If your business is hoping to achieve anything within the manufacturing industry, it’s important to understand the relationship between maintenance and this aforementioned success. The equipment and machinery that allow businesses to operate in the manufacturing space must remain in operable shape, but how can businesses effectively maintain this equipment? Preserving the equipment used in these manufacturing operations is typically done through one of two of the major maintenance strategies; either preventive or predictive maintenance.
The former strategy is likely the most common of the two. It is a common staple for maintenance in many industries around the world. Preventive maintenance is a strategy that includes performing maintenance on each piece of equipment in an organization’s fleet at routine intervals throughout the year. This may seem counterintuitive at first, but the truth is for a majority of organizations it is effective. The frequency at which machines receive maintenance is largely based on age and average run-time. For example, older machines may require more maintenance throughout the year than newer machines. The same way that machines that have a longer average run-time will likely require more routine maintenance than those with a shorter average run-time.
The much more advanced maintenance strategy, however, is predictive maintenance. This strategy uses real-time data collection from each piece of equipment in an organization’s fleet in order to determine the most optimal maintenance schedule. This is accomplished through the link to the Internet of Things from each piece of equipment. These systems are able to collect and analyze performance and external data unique to the machine in order to diagnose an issue and recommend the best fix. While predictive maintenance is much more efficient than its counterpart, it is also far more expensive.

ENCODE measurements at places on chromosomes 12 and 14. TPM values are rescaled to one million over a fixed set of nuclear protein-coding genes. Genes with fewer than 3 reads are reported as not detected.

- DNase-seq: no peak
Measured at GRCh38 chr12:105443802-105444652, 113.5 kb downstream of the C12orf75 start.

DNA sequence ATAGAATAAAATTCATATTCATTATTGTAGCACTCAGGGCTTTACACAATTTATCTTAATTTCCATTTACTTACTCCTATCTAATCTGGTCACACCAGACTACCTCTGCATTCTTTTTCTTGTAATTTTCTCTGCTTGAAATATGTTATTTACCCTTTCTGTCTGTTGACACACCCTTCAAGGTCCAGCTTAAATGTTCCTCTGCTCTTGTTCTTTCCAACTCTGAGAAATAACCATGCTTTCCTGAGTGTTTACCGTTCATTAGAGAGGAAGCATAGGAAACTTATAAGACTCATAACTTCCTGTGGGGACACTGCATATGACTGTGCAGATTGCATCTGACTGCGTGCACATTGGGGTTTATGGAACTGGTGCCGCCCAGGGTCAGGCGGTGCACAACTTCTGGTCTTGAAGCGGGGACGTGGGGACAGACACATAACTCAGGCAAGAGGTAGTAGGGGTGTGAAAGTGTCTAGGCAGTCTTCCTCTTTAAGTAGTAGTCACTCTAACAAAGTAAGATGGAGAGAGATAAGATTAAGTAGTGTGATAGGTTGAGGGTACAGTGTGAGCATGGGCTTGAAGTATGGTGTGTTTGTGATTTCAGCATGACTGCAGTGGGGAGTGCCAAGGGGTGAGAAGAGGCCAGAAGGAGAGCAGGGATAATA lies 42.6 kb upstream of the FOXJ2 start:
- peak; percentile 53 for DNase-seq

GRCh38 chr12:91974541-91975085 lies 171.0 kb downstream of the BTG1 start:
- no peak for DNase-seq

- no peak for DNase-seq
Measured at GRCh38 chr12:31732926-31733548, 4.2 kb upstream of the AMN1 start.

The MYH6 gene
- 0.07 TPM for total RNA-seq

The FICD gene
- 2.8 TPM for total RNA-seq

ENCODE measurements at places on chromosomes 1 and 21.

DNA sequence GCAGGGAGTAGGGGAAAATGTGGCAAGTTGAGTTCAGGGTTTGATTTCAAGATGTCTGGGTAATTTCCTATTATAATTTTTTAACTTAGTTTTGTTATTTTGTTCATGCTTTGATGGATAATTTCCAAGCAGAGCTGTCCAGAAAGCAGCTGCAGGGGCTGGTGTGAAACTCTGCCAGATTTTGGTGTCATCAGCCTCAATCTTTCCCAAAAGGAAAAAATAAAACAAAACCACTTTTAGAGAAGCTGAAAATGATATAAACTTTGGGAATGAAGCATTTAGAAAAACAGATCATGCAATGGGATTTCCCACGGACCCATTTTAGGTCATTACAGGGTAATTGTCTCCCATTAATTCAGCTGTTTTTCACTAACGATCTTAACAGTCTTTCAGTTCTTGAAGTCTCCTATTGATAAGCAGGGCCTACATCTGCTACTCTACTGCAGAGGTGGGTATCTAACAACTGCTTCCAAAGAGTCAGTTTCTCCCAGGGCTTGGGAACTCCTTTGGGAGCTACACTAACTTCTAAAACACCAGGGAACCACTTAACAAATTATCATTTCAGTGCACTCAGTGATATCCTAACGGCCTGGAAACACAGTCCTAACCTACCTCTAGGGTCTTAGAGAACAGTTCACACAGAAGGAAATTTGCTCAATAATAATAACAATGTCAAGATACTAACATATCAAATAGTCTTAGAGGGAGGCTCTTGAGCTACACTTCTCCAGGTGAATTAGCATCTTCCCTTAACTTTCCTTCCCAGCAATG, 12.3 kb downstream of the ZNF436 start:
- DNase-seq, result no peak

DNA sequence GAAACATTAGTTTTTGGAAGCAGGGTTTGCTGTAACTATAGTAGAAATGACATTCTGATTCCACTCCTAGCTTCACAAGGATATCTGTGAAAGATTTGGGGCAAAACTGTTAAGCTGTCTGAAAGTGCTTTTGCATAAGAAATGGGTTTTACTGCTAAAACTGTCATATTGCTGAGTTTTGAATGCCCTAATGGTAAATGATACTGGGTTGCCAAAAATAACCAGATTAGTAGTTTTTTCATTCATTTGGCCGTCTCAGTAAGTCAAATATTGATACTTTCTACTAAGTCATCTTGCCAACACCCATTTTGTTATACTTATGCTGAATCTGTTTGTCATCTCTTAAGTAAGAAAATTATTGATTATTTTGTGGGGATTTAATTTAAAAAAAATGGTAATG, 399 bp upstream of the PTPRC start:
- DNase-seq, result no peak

Despite being more expensive on average, the implementation of these predictive maintenance systems are becoming less difficult as more and more companies have made the switch. Why is this? Well, as more and more IoT technologies are connected to organization’s equipment and machinery, the more possibilities arise in regards to maintenance. These systems are able to provide owners and managers with thorough analysis and reporting of the performance of their equipment, in addition to some external data that can be contributing to additional wear. All of this information provides a clearer picture in regards to equipment failure, and the best ways to prevent this failure and extended downtime.
While preventive maintenance may seem like the most optimal choice for every manufacturing operation, this isn’t always the case. For most organizations, the barriers to entry for these systems are just far too high. Not only will these systems require the use of highly sophisticated and integrated technology platforms, they will also require the retaining of existing personnel to work alongside these new systems. For some organizations, these systems can shake up the entire way they’d look and approach maintenance, which can lead to a long adjustment period. If your organization has deep enough pockets, employees capable of handling such technologically advanced systems, and a willingness to change, predictive maintenance is likely the solution for you.
While the information included within this post makes it clear that in order to achieve success in the industry you must first carefully consider the best maintenance option, there’s much more to learn. For additional information centered around these two maintenance strategies and how they can impact your business, be sure to review the infographic included alongside this post. Infographic courtesy of Industrial Service Solutions.